There are a number of reasons for such a tight trading range despite the volatility in other markets. Economic growth has been okay, so earnings continue to grind higher. There have been no real reasons to sell stocks, so selling pressure has been virtually nonexistent. This is an underappreciated dynamic since it takes far less buying pressure to keep the market up and making new highs when selling pressure is low. Corporate stock buybacks have reached historic highs in recent months, so there is a constant bid under the market, which is why pullbacks have been so shallow. Bond yields are low and, with the looming prospect of a rise interest rates, not an attractive stock alternative.
However, the stock market is expensive and the technical underpinnings continue to weaken. This combination suggests that risk levels are high and the market is vulnerable to at least a 4%-7% correction and potentially a 10%-15% correction if reasons to sell materialize.
The S&P 500 has continued to make higher highs and higher lows, so by definition the trend is up until it breaks below a prior low. Despite the higher highs, our proprietary Major Trend Indicator is at a low level, which indicates that upside momentum has dissipated in recent months. With upside momentum waning, the market is vulnerable should selling pressure increase.
As discussed last month, the advance-decline (A/D) line is one of the better technical indicators since it measures whether the majority of stocks are participating in a rally or not. The A/D line has usually weakened before an intermediate or major market top is recorded, as it did in 2007 and numerous other instances going back to 1928. Although the potential of a Dow Theory sell signal has garnered a lot of attention over the past month, what has not received much attention is the divergence between the S&P 500 and the A/D line. In our view, this is more important and more reliable than the Dow Theory, which is good, but far from perfect.
In May 2008, the Dow Theory actually gave a buy signal, which was written about in a Barron’s article by Richard Russell, the dean of the Dow Theory. To say it wasn’t a good signal would be an understatement.
The A/D line remains below its peak made on April 24, so it has been almost two months since it last made a new high. As this is being written on June 24, the A/D line is below the low it made on May 6 when the S&P 500 made its intraday low at 2,067. The A/D line often leads the way, and since April 24 it has now made a lower high and a lower low and completed what looks like a top.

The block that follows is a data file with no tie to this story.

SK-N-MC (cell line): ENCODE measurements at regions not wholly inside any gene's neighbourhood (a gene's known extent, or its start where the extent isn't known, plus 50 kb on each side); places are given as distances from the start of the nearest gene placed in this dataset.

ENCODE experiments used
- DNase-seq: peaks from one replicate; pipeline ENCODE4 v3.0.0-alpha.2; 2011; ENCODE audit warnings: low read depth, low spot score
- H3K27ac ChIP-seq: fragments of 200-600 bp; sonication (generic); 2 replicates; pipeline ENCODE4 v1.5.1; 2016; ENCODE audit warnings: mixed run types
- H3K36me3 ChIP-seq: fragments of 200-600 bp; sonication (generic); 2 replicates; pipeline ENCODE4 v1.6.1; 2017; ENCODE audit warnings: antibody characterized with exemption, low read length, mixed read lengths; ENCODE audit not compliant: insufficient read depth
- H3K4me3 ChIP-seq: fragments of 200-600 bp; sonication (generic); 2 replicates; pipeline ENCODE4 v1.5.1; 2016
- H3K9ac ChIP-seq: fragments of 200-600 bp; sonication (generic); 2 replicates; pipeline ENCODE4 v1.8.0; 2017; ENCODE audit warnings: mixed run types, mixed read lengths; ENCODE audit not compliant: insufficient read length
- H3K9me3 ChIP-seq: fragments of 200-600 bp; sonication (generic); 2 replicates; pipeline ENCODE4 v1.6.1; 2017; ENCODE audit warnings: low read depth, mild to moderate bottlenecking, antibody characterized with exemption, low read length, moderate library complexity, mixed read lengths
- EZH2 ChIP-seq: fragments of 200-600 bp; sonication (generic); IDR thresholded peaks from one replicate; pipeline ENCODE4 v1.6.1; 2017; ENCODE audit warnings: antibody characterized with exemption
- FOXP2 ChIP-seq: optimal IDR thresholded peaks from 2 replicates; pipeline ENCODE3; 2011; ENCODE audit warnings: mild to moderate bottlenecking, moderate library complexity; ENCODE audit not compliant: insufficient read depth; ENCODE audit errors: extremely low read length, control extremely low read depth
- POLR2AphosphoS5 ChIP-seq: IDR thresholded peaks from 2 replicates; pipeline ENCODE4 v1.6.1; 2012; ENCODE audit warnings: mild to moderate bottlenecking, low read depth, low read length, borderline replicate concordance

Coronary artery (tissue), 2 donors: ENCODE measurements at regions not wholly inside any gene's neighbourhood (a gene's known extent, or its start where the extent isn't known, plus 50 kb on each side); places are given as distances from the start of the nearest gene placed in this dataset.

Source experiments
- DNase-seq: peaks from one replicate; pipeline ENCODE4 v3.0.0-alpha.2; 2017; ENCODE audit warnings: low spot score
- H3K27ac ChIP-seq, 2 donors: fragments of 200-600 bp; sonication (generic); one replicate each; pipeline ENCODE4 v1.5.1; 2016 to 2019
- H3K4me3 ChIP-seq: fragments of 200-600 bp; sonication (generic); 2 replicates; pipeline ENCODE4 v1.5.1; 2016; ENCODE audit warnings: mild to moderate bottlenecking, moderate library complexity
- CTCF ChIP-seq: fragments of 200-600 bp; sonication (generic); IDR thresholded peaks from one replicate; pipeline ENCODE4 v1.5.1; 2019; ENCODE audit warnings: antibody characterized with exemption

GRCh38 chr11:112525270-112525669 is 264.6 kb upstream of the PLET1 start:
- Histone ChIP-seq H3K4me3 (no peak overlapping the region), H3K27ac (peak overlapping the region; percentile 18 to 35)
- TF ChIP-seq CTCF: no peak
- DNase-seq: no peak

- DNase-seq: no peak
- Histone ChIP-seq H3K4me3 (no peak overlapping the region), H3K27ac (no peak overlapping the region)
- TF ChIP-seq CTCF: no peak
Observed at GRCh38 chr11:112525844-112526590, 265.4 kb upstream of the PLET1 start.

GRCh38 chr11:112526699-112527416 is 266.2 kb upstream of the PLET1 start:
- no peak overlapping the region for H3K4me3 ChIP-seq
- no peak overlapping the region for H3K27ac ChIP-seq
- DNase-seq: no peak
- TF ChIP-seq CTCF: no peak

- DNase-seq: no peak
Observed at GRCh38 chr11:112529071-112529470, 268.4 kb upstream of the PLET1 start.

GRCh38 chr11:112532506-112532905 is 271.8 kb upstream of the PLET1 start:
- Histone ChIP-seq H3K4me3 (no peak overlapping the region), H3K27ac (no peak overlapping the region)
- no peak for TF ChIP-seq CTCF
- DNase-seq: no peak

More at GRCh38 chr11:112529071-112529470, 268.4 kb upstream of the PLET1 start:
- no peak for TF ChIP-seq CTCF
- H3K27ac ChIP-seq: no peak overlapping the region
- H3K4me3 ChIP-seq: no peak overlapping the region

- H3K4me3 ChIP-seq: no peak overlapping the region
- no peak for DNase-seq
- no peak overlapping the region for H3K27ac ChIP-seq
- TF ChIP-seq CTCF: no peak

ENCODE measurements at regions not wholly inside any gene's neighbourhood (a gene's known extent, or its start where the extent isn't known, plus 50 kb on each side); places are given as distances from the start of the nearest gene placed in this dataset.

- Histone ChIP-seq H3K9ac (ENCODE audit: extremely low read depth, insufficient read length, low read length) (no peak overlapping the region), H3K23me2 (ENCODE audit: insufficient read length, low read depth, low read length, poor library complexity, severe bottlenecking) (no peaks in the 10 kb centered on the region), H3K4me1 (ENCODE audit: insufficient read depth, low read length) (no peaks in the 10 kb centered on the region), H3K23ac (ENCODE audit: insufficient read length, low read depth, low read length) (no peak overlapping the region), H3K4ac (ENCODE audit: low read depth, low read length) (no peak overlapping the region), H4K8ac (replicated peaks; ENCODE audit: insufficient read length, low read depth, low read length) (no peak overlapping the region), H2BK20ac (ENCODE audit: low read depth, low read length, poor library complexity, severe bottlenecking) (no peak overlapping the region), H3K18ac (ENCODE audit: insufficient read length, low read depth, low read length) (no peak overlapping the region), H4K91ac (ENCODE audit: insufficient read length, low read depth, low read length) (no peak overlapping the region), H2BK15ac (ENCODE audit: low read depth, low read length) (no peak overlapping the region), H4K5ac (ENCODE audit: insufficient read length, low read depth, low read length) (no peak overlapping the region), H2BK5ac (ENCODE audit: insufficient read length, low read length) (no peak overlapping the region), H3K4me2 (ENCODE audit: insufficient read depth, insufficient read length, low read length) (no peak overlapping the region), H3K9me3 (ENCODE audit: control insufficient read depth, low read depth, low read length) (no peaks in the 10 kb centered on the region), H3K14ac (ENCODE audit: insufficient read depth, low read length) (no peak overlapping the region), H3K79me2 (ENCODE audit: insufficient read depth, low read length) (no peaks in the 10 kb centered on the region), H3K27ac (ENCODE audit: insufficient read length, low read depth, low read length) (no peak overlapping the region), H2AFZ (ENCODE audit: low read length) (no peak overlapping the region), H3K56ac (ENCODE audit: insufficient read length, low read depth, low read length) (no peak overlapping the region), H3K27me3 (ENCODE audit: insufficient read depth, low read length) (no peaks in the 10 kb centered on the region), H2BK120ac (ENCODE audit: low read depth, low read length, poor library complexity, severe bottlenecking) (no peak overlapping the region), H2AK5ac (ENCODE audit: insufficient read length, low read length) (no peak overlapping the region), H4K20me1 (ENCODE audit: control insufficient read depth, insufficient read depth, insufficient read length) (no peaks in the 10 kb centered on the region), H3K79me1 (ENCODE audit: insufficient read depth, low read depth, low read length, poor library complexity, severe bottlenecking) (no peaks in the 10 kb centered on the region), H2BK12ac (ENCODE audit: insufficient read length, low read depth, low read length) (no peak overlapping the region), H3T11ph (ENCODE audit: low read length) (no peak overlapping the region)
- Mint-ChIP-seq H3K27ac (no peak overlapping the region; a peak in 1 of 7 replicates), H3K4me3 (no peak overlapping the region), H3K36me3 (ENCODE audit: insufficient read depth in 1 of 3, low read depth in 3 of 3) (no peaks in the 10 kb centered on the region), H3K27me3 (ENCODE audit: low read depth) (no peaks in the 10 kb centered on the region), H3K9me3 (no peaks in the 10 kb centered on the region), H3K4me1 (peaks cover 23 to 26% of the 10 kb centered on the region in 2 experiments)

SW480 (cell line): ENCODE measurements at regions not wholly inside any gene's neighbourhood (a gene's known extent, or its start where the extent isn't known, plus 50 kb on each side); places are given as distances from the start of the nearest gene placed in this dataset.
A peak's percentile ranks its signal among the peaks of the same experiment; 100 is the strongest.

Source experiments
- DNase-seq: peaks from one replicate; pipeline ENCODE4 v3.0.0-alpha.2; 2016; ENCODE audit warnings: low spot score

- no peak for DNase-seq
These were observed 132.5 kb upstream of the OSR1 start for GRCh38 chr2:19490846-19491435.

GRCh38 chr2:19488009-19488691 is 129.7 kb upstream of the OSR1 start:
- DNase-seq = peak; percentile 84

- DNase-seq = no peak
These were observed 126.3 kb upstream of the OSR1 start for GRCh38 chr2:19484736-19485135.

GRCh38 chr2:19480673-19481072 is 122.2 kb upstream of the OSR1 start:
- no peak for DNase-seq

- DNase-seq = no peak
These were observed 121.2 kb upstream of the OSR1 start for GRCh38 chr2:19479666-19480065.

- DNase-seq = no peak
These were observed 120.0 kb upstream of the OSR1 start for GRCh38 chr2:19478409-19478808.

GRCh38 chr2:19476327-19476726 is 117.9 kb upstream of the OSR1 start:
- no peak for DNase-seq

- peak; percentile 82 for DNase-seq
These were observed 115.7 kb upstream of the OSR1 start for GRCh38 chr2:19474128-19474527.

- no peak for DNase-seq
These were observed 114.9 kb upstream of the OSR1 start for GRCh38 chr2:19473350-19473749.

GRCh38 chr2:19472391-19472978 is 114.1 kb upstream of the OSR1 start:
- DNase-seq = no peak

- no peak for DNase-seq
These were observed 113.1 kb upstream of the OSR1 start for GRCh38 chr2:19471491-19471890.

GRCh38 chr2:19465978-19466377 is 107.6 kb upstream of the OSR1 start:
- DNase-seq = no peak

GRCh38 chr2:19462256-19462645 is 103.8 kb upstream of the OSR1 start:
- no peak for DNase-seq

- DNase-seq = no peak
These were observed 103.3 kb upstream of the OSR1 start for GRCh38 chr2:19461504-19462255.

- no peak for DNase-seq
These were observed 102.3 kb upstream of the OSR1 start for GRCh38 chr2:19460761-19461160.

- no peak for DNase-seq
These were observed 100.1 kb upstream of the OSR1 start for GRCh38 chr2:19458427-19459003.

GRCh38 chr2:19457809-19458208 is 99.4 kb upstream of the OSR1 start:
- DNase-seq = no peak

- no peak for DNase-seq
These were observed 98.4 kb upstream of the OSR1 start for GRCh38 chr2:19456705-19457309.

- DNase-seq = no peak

Should the S&P 500 rally to a new high and the A/D line fail to make a new high, it would provide further evidence that the market is making an important top. The next few weeks are fairly important for the intermediate outlook for the market. The last three trading lows have been 2,067, 2,072 and 2,072. A close below these levels would likely confirm that an intermediate high in the market is in place. Until the S&P 500 confirms a top, the potential for one more rally to our cited range of 2,140-2,160 remains intact and would provide an opportunity to lower exposure to equities.
- Joe Millis, “US Federal Reserve: Chair Janet Yellen signals a gradual rise in interest rates,” International Business Times, June 18, 2015.
Definition of Terms
10-year U.S. Treasury is a debt obligation issued by the U.S. Treasury that has a term of more than one year but not more than 10 years.
Advance-decline (A/D) line is a technical indicator that plots changes in the value of the advance-decline index over a certain time period.
Basis point (bps) is a unit of measure that is equal to 1/100th of 1% and used to denote a change in the value or rate of a financial instrument.
A bund is a German federal government bond issued with maturities of up to 30 years.
Cash flow is a revenue or expense stream that changes a cash account over a given period.
Consumer Price Index (CPI) is an index number measuring the average price of consumer goods and services purchased by households. The percent change in the CPI is a measure of inflation.
Correlation is a statistical measure of how two securities move in relation to each other.